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Innovation & Job News

Hinge set to launch redesigned app, move office to 1776, and hire two

A new mobile app, Hinge, is hoping to change the way under-30s find their other halves. Co-creators Justin McLeod and Bennett Richardson created the app to let users peruse their friends' friends for possible dates. The pair beta tested a version of the app on Facebook in 2012, and will launch a redesigned mobile version Feb. 7, 2013.

Hinge was incubated in The Fort's first accelerator class, which both founders deemed valuable. "Our peers were excellent," McLeod states. "It's great to have someone going through the same challenges that you are," Richardson adds.

They are about to be surrounded by yet more like-minded peers; Hinge will move its offices to 1776, the new D.C. campus that will function as accelerator, classroom, and office space for the booming start-up community.

"We're really excited to be a part of it," Richardson says. "We'll be in the office space, and we'll be in the classroom as guest lecturers."

Hinge currently has a team of five; they will be hiring a developer and a dedicated grassroots event coordinator in the coming months.

Hinge is an app that presents a user — "Barney" —  with an image and some information about a mutual friend or potential match — we'll call her Robin. Then Barney is given the opportunity to rate Robin on a scale of 1 to 5. If Barney rates Robin a 4 or 5, she is added to his favorites list, and Hinge anonymously slips Barney's profile into Robin's next batch of potential matches. If Barney and Robin both rate each other a 4 or 5, they are introduced to each other via email.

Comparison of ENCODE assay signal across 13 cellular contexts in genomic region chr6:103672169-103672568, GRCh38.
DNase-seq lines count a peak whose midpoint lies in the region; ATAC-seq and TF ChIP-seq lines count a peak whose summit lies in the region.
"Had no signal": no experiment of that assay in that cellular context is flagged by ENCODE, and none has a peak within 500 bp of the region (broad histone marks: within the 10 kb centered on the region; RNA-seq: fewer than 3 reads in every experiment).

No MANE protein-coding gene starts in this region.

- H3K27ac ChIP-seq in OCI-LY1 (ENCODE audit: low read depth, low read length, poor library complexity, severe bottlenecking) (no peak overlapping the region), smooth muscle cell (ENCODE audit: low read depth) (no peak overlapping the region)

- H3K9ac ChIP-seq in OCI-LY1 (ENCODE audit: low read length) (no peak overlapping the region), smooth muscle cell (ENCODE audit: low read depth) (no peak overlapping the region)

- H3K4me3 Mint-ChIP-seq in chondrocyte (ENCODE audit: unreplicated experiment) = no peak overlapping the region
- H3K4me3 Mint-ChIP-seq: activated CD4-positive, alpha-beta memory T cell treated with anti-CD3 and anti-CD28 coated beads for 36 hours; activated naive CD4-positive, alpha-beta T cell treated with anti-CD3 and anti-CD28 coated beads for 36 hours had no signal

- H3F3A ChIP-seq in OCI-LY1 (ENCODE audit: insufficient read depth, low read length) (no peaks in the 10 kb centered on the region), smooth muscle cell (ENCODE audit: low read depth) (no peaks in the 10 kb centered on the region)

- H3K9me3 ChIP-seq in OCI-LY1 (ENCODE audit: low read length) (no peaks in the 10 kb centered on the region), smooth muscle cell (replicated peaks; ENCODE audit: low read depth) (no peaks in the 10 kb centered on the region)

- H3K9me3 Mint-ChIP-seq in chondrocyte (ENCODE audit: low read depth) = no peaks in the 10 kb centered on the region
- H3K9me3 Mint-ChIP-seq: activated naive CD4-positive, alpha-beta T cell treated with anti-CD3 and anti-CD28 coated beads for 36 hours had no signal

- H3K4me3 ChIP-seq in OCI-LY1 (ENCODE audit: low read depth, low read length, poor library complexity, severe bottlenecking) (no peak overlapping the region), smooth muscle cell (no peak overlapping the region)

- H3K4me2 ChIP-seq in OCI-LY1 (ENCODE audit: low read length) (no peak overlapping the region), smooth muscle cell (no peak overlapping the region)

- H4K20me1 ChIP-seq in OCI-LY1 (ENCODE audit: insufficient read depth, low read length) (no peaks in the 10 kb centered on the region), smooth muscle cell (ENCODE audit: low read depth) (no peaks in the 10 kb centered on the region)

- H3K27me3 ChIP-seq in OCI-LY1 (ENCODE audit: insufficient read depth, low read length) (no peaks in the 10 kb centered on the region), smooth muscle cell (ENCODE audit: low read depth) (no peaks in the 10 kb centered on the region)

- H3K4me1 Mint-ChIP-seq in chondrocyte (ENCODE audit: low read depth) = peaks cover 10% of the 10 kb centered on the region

And then, Richardson explains, "you have mutual friends in common, so there's no awkward, one-way interaction."

Although there have been a proliferation of dating sites in the past few years, Richardson and McLeod explain that Hinge was created for a younger clientele that uses mobile devices to connect to their world. "Match.com is for people ages 30–55," McLeod explains. "And OkCupid and Match aren't mobile. They are retrofitted for mobile, but they aren't mobile. Hinge is built for mobile."

Read more articles by Allyson Jacob.

Allyson Jacob is a writer originally hailing from Cincinnati, Ohio, and is the Innovation and Job News editor for Elevation DC. Her work has been featured in The Cincinnati Enquirer and Cincinnati CityBeat. Have a tip about a small business or start-up making waves inside the Beltway? Tell her here.
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